2020 Programme

All lectures are held at Salones Canor, Camino del Assagador de Canor, 03724 Teulada.

All lectures are sponsored by Blevins Franks

Coffee and registration from 10.00.
Registration closes at 10.50.

Please be in your seats by 10.55 for a prompt start at 11:00.

 Visitors are welcome at a charge of €15.

Thursday March 5th: Beyond Earth: From Stone Age to Space Age by: Lars Tharp


Sponsored by:


Clay, oh, modest, pliant Clay where would we be without you? -No houses, no cities of mud, brick or concrete - no civilization; no clay tablets recording ownership for state taxation; no writing as we know it; no wine in jars to drown our sorrows; no terracotta armies, nor all the other funerary offerings provisioning us into the next world; no Grecian Urn of Keats; no gnashing of ceramic molar implants; no ceramic insulation- no electricity … The Arts Society by candlelight! An Anthology of Man’s most important raw material from the last 20,000 years.
Thursday April 2nd, 11am: How to Look at art by: Lynne Gibson.


Sponsored by:


Would you like to develop your confidence in looking at Art? Do you want to discuss your opinions with insight? Put away the head-phones, take your nose out of the catalogue and discover a strategy for looking at Art. The strategy is a flexible approach to interpreting any piece of art work, giving you the confidence to become an active, rather than a passive, viewer. It is a tool for life: simple and effective. We will put it into practice by looking at a range of works from across the history of Western Art. Your questions and observations will be welcomed and encouraged. This lecture is a must for anyone interested in visiting galleries, exhibitions and art museums. It will, quite simply, help you to ‘see’ more! Learn to trust your own eyes, and enjoy Art to the full.
Thursday May 7th: Freud to Hockney by: John Iddon
David Hockney, born in Bradford, England, 1937, attended art school in London before moving to Los Angeles in the 1960s. As an important contributor to the pop art movement, he is considered one of the most influential British artists of the 20th century.
Thursday June 4th 11am: Zaha Hadid: Architectural Superstar by: Colin Davies.
Dame Zaha Hadid died on March 31st 2016 at age of 65. Architectural historians of the future will surely recognize her as one of the most important architects of the early 21st century. She was born in Iraq and her reputation was global, but she made Britain her home. This lecture tells the story of her career from the visionary projects of the 1980s, through the years of frustration when her designs were considered unbuildable, to the prolific crop of successful projects built all over the world in the last decade of her life.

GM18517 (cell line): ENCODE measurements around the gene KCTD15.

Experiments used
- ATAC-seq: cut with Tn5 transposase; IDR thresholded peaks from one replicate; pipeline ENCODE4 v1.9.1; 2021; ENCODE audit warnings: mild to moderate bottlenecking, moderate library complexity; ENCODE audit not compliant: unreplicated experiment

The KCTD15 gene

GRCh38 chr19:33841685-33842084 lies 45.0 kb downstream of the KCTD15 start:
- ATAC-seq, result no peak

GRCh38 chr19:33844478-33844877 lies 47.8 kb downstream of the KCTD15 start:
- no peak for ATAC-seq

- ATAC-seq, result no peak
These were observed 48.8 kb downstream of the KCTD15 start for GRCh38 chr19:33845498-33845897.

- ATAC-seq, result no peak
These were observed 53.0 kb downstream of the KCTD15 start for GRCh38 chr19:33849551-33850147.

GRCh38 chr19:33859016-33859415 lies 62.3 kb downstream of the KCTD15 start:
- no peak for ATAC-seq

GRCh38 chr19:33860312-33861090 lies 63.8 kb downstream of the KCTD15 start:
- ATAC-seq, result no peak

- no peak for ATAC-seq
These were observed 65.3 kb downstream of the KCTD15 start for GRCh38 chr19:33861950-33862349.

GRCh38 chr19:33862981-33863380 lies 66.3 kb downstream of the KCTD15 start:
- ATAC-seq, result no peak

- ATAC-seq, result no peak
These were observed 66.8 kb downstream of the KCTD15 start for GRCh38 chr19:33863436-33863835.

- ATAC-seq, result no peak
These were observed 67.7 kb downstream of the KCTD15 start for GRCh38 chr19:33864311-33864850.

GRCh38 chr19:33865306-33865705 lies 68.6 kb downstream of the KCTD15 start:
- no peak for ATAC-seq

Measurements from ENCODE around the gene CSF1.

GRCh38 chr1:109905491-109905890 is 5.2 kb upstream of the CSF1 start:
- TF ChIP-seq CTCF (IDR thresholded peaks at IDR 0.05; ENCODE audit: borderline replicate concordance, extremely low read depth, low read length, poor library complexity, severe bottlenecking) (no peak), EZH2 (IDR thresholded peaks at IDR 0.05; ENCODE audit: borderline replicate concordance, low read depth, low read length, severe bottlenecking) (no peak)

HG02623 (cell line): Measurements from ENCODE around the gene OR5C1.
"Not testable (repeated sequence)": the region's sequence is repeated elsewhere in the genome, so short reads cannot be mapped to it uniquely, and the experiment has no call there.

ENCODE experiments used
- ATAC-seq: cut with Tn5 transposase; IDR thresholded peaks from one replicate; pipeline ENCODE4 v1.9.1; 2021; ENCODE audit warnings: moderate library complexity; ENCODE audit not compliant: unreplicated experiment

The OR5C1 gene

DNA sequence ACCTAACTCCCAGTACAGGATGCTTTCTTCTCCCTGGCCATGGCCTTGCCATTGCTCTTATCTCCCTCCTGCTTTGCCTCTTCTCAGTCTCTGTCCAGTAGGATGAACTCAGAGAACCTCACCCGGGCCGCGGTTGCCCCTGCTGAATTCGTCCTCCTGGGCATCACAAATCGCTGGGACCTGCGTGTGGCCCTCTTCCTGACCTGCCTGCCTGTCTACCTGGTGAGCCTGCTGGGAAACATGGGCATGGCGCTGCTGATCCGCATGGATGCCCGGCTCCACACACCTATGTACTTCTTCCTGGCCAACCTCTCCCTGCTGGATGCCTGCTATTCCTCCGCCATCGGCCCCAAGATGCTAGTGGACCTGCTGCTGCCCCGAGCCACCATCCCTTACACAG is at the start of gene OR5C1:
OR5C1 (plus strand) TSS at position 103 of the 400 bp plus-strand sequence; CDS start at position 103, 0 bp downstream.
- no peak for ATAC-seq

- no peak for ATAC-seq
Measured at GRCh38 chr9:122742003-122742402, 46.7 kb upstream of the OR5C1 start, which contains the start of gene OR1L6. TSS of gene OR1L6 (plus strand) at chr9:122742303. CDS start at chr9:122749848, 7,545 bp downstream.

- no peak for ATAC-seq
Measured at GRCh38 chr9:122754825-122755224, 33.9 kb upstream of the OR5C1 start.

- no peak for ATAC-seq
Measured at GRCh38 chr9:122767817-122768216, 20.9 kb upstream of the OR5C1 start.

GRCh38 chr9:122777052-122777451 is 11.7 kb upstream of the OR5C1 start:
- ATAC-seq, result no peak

Thursday October 1st, 11am: It’s Not Just Tchaikovsky by: Nigel Bates
Primarily an exploration of the music chosen by ballet choreographers through the years, proving that the right piece with the right moves and design can create modern masterpieces and timeless classics. We transition through the grandness of Imperial Russia with Swan Lake and Sleeping Beauty into the current modern repertoire of The Royal Ballet. Includes historical and recent video clips.
Thursday November 5th, 11am: Cezanne: Life and His Works by: Ghislaine Howard
Paul Cezanne was born January 19, 1839 in Aix-en-Provence, France. He has been ascribed to post-impressionism and considered a fundamental influence on 20th and 21st century art. This lecture is presented from the eyes of a painter.
Thursday December 3rd: Velazquez at Court in Madrid by: Jacqueline Cockburn
Spanish painter Diego Velazquez was born June 6, 1599 in Seville, Spain. When he moves to Madrid his life changes and so does his art. This lecture will consider his time at court, his subjects and development as a great artist. It will end with a discussion of his work Las Meninas. This painting with its extraordinary use of perspective will be unraveled in terms of the artist’s own life and his relationship with the Monarchy at the time.
Earlier meetings
Thursday February 6th: Coffee and registration from 9:45.
10.15 AGM, followed at 11am by: Charles Renne Macintosh - more than just a tea room by:
Stella Lyons
-iDid you know that when Charles Rennie Mackintosh died, his entire estate was valued at just £88? Glaswegian-born Mackintosh, a designer, architect and artist, was the foremost Celtic exponent of Art Nouveau, and had a considerable influence on European art. But he is an even more enigmatic figure today than when he was alive. Both Mackintosh's, and his wife Margaret Macdonald’s work has a distinctive character, one that captures the transition between the Victorian era and the Modern age. This talk will consider both Charles and Margaret's life, work and legacy.